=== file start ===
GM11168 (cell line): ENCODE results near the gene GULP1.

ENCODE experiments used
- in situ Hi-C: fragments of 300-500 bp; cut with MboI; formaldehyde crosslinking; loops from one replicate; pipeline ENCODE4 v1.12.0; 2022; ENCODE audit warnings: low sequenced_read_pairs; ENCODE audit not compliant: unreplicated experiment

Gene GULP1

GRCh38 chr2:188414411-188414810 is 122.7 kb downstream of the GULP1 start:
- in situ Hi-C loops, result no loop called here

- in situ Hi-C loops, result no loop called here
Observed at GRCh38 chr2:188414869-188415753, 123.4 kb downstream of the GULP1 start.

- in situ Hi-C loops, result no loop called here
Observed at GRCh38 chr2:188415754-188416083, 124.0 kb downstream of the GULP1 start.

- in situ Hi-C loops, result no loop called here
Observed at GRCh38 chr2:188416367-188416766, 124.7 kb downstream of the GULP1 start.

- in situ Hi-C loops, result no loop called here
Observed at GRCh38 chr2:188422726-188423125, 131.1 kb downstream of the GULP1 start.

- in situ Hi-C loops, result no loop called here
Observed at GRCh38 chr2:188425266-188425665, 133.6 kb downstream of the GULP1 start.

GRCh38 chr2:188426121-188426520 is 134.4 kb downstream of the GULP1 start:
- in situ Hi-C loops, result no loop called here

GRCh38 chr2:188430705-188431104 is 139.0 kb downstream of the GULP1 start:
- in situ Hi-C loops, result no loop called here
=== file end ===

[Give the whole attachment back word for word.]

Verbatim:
GM11168 (cell line): ENCODE results near the gene GULP1.

ENCODE experiments used
- in situ Hi-C: fragments of 300-500 bp; cut with MboI; formaldehyde crosslinking; loops from one replicate; pipeline ENCODE4 v1.12.0; 2022; ENCODE audit warnings: low sequenced_read_pairs; ENCODE audit not compliant: unreplicated experiment

Gene GULP1

GRCh38 chr2:188414411-188414810 is 122.7 kb downstream of the GULP1 start:
- in situ Hi-C loops, result no loop called here

- in situ Hi-C loops, result no loop called here
Observed at GRCh38 chr2:188414869-188415753, 123.4 kb downstream of the GULP1 start.

- in situ Hi-C loops, result no loop called here
Observed at GRCh38 chr2:188415754-188416083, 124.0 kb downstream of the GULP1 start.

- in situ Hi-C loops, result no loop called here
Observed at GRCh38 chr2:188416367-188416766, 124.7 kb downstream of the GULP1 start.

- in situ Hi-C loops, result no loop called here
Observed at GRCh38 chr2:188422726-188423125, 131.1 kb downstream of the GULP1 start.

- in situ Hi-C loops, result no loop called here
Observed at GRCh38 chr2:188425266-188425665, 133.6 kb downstream of the GULP1 start.

GRCh38 chr2:188426121-188426520 is 134.4 kb downstream of the GULP1 start:
- in situ Hi-C loops, result no loop called here

GRCh38 chr2:188430705-188431104 is 139.0 kb downstream of the GULP1 start:
- in situ Hi-C loops, result no loop called here